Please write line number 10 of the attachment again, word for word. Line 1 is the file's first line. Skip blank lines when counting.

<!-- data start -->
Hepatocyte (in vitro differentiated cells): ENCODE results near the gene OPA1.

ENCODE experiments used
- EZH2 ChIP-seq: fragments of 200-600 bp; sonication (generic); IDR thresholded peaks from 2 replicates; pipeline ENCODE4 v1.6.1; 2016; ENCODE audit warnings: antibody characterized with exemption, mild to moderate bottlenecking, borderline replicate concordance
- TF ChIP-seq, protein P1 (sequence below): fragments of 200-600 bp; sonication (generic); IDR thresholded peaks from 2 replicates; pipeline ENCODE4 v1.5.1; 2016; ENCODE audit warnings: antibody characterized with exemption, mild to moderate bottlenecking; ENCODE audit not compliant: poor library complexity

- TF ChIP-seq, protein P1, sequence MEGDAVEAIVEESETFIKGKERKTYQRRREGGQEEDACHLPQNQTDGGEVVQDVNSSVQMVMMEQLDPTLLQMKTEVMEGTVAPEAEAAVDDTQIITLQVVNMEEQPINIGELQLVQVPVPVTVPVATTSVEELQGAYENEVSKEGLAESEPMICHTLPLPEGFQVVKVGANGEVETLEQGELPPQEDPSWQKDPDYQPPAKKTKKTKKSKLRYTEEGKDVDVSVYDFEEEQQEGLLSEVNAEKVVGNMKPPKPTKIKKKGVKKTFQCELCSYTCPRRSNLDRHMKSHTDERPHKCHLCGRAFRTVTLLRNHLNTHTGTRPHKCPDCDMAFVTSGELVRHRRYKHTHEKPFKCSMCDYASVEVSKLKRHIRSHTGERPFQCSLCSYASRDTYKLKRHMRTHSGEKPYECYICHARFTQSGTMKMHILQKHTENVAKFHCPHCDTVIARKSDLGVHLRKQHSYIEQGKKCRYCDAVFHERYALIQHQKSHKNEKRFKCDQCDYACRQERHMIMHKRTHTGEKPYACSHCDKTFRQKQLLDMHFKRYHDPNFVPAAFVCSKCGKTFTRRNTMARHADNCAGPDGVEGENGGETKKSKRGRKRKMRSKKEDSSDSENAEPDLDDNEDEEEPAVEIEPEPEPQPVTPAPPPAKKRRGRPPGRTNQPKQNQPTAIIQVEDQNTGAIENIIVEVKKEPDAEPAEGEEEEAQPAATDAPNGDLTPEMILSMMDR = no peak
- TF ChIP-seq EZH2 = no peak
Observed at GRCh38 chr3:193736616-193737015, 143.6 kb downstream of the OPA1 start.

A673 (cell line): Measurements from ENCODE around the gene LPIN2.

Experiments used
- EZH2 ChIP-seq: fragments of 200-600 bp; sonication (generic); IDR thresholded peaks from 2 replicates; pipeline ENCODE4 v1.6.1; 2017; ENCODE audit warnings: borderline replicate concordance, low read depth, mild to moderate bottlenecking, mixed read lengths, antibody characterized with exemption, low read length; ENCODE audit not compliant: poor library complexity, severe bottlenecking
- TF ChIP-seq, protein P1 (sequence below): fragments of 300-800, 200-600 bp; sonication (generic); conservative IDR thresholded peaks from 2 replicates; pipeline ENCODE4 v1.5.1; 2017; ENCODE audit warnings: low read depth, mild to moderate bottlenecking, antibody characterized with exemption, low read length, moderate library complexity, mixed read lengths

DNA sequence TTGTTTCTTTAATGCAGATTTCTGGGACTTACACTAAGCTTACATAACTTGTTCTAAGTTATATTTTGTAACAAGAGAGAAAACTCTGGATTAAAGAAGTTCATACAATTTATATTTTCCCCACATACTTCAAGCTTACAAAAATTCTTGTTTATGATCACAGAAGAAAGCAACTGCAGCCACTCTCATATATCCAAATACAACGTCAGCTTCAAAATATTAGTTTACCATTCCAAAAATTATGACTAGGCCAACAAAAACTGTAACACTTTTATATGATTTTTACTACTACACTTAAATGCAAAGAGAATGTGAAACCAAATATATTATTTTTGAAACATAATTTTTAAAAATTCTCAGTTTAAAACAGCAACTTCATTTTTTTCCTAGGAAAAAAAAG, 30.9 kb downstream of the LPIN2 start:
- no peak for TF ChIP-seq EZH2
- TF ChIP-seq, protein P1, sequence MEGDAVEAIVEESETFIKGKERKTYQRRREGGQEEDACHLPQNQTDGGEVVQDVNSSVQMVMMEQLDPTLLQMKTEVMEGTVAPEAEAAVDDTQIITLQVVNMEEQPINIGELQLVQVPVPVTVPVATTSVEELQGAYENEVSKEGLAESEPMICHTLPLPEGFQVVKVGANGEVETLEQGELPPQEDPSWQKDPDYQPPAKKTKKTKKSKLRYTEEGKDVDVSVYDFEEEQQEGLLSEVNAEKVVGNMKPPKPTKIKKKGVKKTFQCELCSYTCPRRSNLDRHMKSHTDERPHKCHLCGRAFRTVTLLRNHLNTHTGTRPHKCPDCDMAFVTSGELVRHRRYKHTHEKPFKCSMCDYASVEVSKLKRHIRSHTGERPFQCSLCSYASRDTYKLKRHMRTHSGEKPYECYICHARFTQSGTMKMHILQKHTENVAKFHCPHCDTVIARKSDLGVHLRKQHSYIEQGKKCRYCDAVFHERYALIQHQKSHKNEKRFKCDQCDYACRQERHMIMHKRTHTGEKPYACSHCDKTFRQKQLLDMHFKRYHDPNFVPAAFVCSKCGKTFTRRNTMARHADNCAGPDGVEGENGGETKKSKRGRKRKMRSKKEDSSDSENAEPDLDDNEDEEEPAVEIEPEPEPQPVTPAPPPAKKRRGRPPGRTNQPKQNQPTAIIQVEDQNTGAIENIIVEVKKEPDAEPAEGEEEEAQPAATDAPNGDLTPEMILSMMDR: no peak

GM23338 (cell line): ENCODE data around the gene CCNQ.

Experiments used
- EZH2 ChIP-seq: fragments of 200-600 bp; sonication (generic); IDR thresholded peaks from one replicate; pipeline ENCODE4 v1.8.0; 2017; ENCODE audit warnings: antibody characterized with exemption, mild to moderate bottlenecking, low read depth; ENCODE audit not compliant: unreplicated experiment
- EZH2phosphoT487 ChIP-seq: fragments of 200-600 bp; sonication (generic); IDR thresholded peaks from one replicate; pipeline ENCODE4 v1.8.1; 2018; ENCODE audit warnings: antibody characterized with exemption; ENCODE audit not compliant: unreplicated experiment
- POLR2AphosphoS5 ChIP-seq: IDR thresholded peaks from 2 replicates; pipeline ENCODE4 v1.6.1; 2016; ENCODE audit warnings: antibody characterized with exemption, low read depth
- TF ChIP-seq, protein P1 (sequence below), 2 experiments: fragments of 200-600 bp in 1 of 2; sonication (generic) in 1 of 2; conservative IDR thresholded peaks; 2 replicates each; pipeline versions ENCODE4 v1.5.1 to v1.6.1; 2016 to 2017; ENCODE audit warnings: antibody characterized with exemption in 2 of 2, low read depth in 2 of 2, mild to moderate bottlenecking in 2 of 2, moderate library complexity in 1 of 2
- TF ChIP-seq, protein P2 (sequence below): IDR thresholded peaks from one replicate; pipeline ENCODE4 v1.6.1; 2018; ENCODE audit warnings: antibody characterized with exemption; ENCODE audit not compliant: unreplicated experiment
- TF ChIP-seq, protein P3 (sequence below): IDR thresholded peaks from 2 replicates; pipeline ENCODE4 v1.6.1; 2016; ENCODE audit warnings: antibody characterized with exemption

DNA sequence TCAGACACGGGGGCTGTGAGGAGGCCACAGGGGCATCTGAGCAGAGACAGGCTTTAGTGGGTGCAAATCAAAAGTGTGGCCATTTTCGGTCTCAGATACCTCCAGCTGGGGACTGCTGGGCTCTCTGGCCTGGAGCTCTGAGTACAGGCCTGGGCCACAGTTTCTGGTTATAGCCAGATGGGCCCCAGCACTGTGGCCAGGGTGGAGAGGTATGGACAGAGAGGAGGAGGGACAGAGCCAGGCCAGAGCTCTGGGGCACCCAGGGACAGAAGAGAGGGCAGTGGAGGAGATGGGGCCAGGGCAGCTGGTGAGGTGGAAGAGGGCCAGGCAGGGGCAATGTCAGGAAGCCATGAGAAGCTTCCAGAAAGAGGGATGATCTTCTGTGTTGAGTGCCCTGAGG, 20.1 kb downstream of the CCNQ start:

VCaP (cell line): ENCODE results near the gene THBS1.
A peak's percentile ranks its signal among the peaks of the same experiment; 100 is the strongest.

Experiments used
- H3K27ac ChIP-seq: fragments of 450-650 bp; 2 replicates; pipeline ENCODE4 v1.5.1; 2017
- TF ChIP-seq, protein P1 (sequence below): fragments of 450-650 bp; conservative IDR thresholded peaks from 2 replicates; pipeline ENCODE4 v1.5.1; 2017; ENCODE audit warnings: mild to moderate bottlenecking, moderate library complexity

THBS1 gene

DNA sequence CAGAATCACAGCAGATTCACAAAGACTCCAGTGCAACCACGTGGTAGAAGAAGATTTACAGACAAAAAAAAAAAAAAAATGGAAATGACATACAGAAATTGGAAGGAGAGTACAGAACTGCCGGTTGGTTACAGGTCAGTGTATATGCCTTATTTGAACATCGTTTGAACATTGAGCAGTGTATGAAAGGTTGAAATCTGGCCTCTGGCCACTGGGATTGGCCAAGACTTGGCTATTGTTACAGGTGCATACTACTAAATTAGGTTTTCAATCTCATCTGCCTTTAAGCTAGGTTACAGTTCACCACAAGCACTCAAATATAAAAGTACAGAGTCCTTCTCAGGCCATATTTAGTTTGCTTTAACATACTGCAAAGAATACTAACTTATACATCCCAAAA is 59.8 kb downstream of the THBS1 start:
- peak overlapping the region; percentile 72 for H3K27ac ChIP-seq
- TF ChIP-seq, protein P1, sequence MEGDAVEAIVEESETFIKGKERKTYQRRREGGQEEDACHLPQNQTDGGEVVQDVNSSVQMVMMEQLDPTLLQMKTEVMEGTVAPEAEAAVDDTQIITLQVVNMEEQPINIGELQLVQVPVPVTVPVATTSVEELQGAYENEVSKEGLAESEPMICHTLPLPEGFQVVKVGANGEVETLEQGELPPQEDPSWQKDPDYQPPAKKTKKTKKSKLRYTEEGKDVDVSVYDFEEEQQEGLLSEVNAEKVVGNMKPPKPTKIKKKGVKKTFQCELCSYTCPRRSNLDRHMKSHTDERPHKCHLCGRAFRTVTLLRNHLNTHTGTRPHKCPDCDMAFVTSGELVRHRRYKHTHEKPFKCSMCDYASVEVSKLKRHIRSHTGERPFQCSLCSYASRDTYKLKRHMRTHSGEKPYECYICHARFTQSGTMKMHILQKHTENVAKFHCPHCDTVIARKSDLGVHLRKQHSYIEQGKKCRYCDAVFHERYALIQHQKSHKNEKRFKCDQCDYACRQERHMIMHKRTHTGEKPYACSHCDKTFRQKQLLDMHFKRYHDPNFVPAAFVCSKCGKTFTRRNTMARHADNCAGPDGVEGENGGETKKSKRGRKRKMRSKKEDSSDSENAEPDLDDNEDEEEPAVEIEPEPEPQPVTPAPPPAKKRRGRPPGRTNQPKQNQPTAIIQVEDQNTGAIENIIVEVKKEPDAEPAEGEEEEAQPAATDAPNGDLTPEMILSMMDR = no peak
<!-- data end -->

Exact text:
- EZH2 ChIP-seq: fragments of 200-600 bp; sonication (generic); IDR thresholded peaks from 2 replicates; pipeline ENCODE4 v1.6.1; 2017; ENCODE audit warnings: borderline replicate concordance, low read depth, mild to moderate bottlenecking, mixed read lengths, antibody characterized with exemption, low read length; ENCODE audit not compliant: poor library complexity, severe bottlenecking